President ObamaBarack Hussein ObamaBiden: A good coach knows when to change up the team The Memo: Biden looks for way to win back deflated Black voters 6 in 10 say they would back someone other than Biden in 2024: Fox News poll MORE vowed that Afghanistan will not be a source of terrorist attacks in the future, in an address just a week before the U.S. combat mission in the country ends.
Speaking to U.S. troops stationed at the Marine Corps Base in Kaneohe Bay, Hawaii, Obama said their service had given Afghanistan a chance “to rebuild its own country.
“We are safer,” Obama said. “It’s not going to be a source of terrorist attacks again.”
U.S. troops have been in Afghanistan for 13 years and counting, but are scheduled to completely leave the country at the end of 2016, when Obama leaves office.
By the end of this year, Obama had planned to have just 9,800 troops in Afghanistan. It’s not clear if that target will be met, but the White House this month said there will be fewer than 15,000 troops in Iraq and Afghanistan at the end of the year.
There are significant doubts, however, about how safe Afghanistan will be after U.S. troops leave the country, and whether it will again become an easy home for terrorists.
Sen. John McCainJohn Sidney McCainBiden: A good coach knows when to change up the team These Senate seats are up for election in 2022 Redistricting reform key to achieving the bipartisanship Americans claim to want MORE (R-Ariz.), the incoming Senate Foreign Relations Committee chairman and the Republican who Obama defeated for the presidency in 2008, was in Afghanistan on Thursday.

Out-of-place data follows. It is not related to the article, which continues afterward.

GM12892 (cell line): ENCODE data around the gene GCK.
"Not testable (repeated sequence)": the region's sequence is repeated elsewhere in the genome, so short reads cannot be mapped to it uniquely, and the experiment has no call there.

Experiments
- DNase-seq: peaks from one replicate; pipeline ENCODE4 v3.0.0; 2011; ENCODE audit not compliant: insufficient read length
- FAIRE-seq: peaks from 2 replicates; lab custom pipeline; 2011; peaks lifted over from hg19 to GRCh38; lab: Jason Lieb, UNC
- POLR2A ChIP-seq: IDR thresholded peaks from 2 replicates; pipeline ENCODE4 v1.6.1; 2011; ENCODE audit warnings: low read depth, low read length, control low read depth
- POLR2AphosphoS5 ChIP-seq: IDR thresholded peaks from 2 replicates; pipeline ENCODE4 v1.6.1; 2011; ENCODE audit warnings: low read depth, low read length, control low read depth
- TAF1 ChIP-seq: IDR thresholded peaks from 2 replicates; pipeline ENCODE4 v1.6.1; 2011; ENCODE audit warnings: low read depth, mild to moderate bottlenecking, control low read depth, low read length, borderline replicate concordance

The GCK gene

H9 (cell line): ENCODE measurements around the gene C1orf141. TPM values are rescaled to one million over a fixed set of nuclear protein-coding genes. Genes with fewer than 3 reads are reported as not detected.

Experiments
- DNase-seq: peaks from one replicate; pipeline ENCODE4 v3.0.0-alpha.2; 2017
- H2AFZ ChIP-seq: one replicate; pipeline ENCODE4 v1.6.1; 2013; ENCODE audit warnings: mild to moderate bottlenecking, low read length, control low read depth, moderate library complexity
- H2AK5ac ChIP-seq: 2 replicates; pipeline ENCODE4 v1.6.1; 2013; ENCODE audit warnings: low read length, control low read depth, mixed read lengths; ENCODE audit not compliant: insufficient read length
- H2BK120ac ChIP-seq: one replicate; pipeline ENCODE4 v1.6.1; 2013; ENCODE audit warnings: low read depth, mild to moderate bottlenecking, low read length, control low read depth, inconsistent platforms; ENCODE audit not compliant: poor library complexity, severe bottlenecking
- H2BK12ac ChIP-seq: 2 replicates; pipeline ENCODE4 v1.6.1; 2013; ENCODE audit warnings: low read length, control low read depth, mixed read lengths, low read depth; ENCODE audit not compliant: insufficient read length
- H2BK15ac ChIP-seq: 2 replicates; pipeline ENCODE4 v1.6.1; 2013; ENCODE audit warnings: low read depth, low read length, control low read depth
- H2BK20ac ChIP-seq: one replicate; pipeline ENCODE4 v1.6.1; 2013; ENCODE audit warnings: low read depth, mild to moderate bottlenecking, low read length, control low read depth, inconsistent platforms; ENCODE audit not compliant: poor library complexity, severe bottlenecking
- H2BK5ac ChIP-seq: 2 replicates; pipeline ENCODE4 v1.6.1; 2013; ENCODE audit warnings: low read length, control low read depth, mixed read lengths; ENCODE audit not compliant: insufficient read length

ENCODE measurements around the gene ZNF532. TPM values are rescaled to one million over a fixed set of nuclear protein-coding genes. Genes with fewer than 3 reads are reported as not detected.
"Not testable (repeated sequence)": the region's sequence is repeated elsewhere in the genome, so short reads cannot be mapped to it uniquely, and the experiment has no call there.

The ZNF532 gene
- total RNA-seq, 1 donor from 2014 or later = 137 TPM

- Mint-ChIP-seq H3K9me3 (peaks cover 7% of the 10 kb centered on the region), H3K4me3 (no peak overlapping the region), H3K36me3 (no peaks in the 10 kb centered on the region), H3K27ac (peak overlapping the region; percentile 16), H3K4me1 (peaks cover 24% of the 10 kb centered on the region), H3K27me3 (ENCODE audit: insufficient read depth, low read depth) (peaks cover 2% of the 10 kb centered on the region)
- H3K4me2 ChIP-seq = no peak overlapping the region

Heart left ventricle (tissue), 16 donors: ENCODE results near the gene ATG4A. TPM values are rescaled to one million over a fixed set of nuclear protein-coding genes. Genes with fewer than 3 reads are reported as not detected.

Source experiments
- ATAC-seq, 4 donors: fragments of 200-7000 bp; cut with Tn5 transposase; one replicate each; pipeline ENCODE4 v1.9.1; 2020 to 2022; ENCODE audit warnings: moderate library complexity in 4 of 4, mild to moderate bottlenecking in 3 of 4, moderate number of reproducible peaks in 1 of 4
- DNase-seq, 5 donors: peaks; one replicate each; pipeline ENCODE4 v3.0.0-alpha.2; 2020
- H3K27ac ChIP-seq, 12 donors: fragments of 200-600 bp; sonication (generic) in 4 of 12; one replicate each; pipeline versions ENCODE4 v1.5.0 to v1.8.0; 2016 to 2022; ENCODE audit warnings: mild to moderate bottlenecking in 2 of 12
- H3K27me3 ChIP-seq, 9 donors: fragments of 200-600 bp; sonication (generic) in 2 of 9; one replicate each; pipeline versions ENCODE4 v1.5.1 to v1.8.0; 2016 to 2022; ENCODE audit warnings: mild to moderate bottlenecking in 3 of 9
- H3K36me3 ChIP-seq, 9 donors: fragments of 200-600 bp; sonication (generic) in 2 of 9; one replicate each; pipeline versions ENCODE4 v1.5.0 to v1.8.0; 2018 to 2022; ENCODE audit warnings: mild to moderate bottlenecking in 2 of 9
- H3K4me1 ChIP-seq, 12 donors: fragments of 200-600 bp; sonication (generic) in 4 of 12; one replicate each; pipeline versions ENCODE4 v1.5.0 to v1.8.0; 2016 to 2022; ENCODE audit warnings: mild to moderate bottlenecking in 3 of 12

He told Fox News on Thursday that Afghanistan could turn into another Iraq after the departure of U.S. troops. Sunnit extremists with the Islamic State in Iraq and Syria have overtaken much of Iraq, and have executed several Western hostages.
“We’re going to see the same movie we saw in Iraq,” McCain told Fox.
He urged that Obama reverse course and leave behind a larger “stabilizing force” in Afghanistan.
Obama in the rest of his remarks stuck to giving thanks to U.S. troops stationed around the globe.
“We still have folks in Afghanistan helping the Afghan security forces. We have people helping to deal with Ebola in Africa and obviously we have folks stationed all around the world,” Obama said.
“But the world is better, it’s safer, it’s more peaceful, it’s more prosperous and our homeland is protected because of you and the sacrifices each and every day,” he continued.
“So on a day when we celebrate the Prince of Peace and many of us count or blessings one of the greatest blessings we have is the extraordinary dedication and sacrifices you all make. We could not be more thankful. I know I speak for everyone in the entire country when I say, we salute you.”